I have a 1920s home with a basement garage. On either side of the
driveway leading into the garage, there are retaining walls which are
about 3-4 feet high. The retaining wall on the left basically continues
into the house and becomes the outside foundation wall.
This left side retaining wall shifted at some point due to improper
drainage in the backyard, resulting in a 1/4 to 1/2 inch crack in the
basement garage just inside the garage door. It's obviously the
retaining wall that is moving, even though the crack is in the
foundation wall inside the garage just inside the door. The crack is
diagonal running from outside the door to a low point inside the
Anyway, what would be the best method to fix this kind of crack? ANy
suggestions would be greatly appreciated.
Dig under retaining wall and jack it up then pour new concrete
underneath. May not help much as the crack will still be there but
might only be a hairline crack at that point. This is the cheap and
Other option is to demo the wall, set up some forms, rebar and pour a
new retaining wall. This usually isn't feasible since most walls are
higher but a 3-4 foot wall is a piece of cake. Once the wall is taken
out, you need to drive some rebar/anchors into the remaining walls that
stick out about 4+ inches so that the new concrete will attach to the
I don't have a good mental picture of the problem.
If the retaining wall has moved, you will need to excavate all the
soil behind the wall to be able to put it back where it belongs.
It may not totally close due to debris in the crack or other
deformations due to time.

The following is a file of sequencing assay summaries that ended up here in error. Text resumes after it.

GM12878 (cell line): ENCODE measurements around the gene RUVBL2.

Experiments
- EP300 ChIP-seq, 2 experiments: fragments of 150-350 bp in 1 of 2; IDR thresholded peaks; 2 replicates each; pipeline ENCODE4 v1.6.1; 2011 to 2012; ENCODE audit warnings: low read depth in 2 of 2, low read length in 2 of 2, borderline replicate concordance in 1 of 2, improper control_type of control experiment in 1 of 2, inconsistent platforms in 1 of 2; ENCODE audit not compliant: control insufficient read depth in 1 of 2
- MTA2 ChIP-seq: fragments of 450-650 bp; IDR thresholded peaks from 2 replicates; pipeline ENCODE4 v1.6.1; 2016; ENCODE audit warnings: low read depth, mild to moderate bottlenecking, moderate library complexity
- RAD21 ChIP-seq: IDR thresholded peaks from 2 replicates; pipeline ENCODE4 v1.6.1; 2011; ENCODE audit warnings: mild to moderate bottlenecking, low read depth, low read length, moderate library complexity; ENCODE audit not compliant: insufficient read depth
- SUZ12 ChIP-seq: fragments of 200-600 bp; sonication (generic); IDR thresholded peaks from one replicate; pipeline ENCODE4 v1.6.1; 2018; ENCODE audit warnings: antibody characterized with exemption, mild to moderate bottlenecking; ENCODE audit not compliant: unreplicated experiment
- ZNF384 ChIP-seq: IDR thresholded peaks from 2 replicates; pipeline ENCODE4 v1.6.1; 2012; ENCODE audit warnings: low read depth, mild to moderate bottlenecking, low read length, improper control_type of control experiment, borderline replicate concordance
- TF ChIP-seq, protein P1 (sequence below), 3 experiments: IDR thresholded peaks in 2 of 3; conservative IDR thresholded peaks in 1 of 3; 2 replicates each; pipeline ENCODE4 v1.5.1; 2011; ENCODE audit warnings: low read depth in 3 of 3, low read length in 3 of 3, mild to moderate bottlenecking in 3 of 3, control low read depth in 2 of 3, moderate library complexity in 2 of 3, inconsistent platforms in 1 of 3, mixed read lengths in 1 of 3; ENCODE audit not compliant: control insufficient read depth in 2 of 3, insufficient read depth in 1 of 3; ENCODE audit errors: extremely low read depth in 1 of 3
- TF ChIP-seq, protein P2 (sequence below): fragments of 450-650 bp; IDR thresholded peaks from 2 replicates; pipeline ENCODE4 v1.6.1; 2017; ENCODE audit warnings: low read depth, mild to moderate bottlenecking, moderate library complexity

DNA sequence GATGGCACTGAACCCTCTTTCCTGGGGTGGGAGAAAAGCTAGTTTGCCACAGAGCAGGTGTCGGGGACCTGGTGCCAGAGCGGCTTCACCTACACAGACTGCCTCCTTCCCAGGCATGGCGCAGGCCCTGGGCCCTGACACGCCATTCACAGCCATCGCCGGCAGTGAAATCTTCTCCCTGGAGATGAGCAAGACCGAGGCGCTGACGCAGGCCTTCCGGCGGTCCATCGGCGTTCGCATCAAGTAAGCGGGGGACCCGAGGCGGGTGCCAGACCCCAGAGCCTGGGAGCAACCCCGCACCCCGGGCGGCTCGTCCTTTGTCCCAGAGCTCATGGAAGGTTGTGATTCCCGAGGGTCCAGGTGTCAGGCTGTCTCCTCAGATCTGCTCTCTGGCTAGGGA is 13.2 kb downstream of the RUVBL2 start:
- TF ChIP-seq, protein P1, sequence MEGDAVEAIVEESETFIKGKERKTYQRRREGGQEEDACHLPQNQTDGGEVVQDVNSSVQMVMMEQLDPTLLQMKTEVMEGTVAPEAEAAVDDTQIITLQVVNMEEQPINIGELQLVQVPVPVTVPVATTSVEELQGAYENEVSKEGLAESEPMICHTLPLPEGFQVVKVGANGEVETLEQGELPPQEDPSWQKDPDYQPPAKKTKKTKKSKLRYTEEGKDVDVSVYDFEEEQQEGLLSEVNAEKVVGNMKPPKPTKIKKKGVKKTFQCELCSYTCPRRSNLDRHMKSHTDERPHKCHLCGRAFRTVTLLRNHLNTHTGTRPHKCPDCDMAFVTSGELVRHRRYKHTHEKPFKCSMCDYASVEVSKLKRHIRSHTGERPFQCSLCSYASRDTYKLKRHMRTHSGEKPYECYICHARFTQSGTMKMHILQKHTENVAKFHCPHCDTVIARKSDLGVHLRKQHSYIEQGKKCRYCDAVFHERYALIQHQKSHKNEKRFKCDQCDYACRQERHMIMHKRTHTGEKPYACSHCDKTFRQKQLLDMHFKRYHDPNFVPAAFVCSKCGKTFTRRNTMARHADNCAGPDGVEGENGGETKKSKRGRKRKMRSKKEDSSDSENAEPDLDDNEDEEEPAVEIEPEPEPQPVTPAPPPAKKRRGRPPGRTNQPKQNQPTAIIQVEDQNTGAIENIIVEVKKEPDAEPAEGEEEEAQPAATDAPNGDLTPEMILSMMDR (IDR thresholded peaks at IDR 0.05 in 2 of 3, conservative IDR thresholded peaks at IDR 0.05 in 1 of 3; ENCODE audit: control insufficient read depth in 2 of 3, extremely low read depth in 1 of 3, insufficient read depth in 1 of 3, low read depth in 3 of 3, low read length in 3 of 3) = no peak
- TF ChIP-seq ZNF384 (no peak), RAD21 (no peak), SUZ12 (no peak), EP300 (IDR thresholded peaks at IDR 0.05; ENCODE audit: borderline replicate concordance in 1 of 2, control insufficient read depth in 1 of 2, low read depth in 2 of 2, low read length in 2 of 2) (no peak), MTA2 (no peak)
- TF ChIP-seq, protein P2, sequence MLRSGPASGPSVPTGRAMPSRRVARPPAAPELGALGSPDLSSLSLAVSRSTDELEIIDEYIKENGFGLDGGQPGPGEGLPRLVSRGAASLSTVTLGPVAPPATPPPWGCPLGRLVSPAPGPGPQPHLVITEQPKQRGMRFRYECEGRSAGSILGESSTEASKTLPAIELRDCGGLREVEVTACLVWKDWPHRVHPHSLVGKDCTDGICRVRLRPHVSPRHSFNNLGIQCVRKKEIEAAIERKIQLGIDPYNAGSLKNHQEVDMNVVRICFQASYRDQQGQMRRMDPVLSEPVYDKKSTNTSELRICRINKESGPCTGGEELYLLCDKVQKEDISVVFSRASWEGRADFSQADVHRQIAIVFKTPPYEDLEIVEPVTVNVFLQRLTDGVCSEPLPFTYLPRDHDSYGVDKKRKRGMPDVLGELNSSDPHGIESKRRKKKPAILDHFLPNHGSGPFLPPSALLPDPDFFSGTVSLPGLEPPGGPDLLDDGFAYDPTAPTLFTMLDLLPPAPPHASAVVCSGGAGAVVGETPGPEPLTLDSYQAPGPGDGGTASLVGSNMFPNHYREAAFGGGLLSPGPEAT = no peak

If you just want to stop it from going further and to waterproof
the crack you would still need to excavate the exterior, but only
in the area of the crack.
You can use or hire structural repair to the crack using epoxy.
The failure can have heavy steel angle and/or plate reinforcing
bolted to or through the walls. It may be better to cut the
retaining wall away from the foundation, so that a failure in one
does not cause a failure in the other. The wall can be
waterproofed on the exterior after the repair work is done.
As in so many of these issues, I hope you are just looking for
ideas that you might discuss with the appropriate engineer.
(top posted for your convenience)
Keep the whole world singing . . . .
DanG (remove the sevens)
I know almost nothing about masonry, but just offer a couple of
thoughts. First, what area of the country do you live and how deep does
the ground freeze? The problem may be more of improper draining along
with freeze/thaw pushing the wall. Fix that, and perhaps the crack can
be mortared? What is "uphill" from your retaining wall? Does the wall
have drainage holes? Soil type?
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